Confederate flags still a sensitive symbol in US
Confederate flags are a hot-button issue in the United States almost a century and a half after the end of the American Civil War.
Case in point: to celebrate this coming week's 150th anniversary of the Battle of Gettysburg, Virginia asked Minnesota to loan it such a flag seized during that turning point in the war, which concluded in 1865.
But Minnesota said no -- and a squabble over the symbol ensued between the two states.
Returning the flag would be a "sacrilege" said Minnesota Governor Mark Dayton in response to the request from his counterpart in the former southern secessionist state, Governor Bob McDonnell.
"It was taken in a battle at the cost of the blood of all these Minnesotans," Dayton was quoted as saying by the National Journal on Friday.
"It was something that was earned through the incredible courage and valor of men who gave their lives and risked their lives to obtain it."
The flag, in the hands of the Minnesota Historical Society, is just one of several Confederate symbols still seen as a sore spot today.
For example, the writer Jamie Malanowski thinks it's ridiculous that ten US military bases are named after Confederate generals.
"The thought that today we ask any American soldier to serve at a base named for someone who killed United States Army troops is beyond absurd," he said.
The bases include Fort Hood in Texas, which is named after General John Bell Hood who lost the use of an arm at the Battle of Gettysburg, which was fought July 1 to July 3, 1863 and delivered a fatal blow to the Confederates.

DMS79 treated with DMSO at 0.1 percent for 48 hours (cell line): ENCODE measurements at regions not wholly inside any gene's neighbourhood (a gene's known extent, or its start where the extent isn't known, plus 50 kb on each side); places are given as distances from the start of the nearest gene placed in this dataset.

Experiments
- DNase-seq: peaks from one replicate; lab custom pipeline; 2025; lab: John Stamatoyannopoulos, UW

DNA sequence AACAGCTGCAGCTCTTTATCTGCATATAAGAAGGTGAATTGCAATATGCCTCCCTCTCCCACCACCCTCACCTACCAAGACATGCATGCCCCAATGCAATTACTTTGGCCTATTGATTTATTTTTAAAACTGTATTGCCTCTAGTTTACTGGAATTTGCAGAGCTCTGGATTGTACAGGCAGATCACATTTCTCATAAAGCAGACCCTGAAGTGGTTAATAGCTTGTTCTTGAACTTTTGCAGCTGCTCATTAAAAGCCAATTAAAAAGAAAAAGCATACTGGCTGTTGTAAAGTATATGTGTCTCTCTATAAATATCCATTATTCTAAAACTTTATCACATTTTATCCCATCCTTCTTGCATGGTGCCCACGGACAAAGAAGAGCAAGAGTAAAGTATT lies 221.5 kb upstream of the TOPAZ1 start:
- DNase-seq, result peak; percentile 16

Others find offense in the fact that statues of Confederate heroes in southern states face north in defiance of federal power, said William Connery, an expert in Confederate history.
"In some places, there are people who want to get them moved, because the South lost the war and supported slavery," he said.
In Memphis, Tennessee, the city counsel caused a stir in February with its effort to rename several parks bearing the name of southern soldiers, including that of Nathan Bedford Forrest, known for his alleged links with the white supremacist movement Ku Klux Klan.
Peter Carmichael, director of the Civil War Institute in Gettysburg, said there was much flag waving with "not much substance behind it."
"Southern symbols have come under attack in a way that didn't happen 10 years ago," he said.
Many people whose ancestors fought (in) the Civil War feel besieged" and say "the Civil War cause has nothing to do with slavery."
"They say it is a war between the big government and small governments," he added.
At a massive re-enactment of the Battle of Gettysburg, the deadliest ever on US soil with nearly 8,000 dead and tens of thousands injured, flying the Confederate flag is not contested.
"It's a heritage," said Chuck Faust, one of about 200,000 history buffs expected to descend on this corner of Pennsylvania over the next 10 days to relive what happened here.
"Slavery was not the issue," said the 52-year-old dressed up as a Union horseman and donning a blue cap.
"State rights were the initial issue."
Still, "a vast majority recognize that the Civil War was about slavery and wage labor," Carmichael said.
Historian Allen Guelzo said there will always be individuals who defend the Confederate flag.
"But American Southern society has changed very much," he added.
When the Confederate flag makes its way onto T-shirts worn by youngsters, it is a "symbol of rebellion," he added.
Historian Brain Jordan, for one, noted that the presence of Confederate flags was more pronounced in Gettysburg than in the South.
Malanowski, meanwhile, said one should not boil down Southern culture and heritage to the "outdated, retrograde, racist, separatist and defeated" Confederacy.
Or, for that matter, the Tea Party -- an ultra conservative US political movement.
"American culture is so strongly a Southern culture," he added, pointing to jazz great Louis Armstrong and even barbecues.